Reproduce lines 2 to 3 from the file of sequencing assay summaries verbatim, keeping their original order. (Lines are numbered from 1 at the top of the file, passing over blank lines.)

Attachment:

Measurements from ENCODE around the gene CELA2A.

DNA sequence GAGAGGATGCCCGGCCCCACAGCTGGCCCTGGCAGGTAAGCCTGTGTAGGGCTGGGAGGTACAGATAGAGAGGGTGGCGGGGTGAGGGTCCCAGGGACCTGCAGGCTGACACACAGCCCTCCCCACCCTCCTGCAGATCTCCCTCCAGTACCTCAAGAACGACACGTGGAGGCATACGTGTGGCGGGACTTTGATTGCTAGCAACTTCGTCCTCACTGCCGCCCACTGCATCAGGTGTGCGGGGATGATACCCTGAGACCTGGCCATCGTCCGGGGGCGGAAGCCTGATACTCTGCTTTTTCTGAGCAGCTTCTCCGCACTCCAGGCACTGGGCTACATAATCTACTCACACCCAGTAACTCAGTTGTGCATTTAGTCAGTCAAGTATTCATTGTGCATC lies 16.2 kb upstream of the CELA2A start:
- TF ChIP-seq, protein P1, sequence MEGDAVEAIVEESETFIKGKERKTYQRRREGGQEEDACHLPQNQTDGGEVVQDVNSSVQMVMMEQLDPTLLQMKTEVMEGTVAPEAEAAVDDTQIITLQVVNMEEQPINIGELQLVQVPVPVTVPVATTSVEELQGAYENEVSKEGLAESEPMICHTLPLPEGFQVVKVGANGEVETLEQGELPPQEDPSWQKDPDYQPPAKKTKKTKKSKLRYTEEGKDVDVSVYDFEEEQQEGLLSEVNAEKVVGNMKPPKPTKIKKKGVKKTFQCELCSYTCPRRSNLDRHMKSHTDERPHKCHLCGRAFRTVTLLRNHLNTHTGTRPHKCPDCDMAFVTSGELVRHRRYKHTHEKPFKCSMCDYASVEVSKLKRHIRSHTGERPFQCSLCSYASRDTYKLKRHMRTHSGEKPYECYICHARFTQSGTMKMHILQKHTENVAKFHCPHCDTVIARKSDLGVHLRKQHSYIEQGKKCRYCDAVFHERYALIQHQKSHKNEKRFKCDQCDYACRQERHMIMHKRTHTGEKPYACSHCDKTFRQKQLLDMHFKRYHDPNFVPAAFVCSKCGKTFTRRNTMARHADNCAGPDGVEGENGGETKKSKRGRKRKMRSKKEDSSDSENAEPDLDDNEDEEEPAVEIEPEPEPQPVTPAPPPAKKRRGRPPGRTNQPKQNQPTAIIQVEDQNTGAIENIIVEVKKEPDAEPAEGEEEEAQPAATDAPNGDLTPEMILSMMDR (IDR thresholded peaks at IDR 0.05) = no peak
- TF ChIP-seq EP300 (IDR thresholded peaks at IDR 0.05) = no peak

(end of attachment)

DNA sequence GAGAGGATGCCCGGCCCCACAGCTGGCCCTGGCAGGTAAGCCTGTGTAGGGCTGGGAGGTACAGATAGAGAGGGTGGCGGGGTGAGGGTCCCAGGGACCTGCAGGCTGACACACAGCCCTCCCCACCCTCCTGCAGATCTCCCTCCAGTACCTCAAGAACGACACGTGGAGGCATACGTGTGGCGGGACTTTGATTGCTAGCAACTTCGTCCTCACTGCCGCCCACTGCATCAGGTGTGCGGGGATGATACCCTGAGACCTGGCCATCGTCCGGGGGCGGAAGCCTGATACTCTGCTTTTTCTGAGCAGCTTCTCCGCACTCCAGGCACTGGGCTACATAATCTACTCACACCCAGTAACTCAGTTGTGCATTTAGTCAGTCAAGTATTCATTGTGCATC lies 16.2 kb upstream of the CELA2A start:
- TF ChIP-seq, protein P1, sequence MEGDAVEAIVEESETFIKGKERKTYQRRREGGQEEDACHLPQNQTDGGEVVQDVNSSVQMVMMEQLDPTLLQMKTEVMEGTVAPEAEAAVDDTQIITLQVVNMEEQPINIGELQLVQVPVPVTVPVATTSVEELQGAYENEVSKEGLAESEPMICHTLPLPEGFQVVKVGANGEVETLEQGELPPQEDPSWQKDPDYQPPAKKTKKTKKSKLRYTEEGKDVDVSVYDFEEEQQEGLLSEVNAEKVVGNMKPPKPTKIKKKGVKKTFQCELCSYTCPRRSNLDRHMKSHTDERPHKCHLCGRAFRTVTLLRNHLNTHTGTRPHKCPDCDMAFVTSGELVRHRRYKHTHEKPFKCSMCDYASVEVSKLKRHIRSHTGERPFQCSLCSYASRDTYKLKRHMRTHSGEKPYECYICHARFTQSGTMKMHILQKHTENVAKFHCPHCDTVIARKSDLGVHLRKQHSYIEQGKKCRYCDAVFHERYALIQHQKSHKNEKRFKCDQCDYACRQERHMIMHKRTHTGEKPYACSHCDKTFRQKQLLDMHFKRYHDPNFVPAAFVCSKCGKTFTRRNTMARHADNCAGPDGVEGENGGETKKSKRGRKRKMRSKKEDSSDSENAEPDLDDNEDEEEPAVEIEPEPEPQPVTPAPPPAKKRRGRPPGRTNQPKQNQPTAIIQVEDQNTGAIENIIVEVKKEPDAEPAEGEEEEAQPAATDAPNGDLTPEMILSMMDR (IDR thresholded peaks at IDR 0.05) = no peak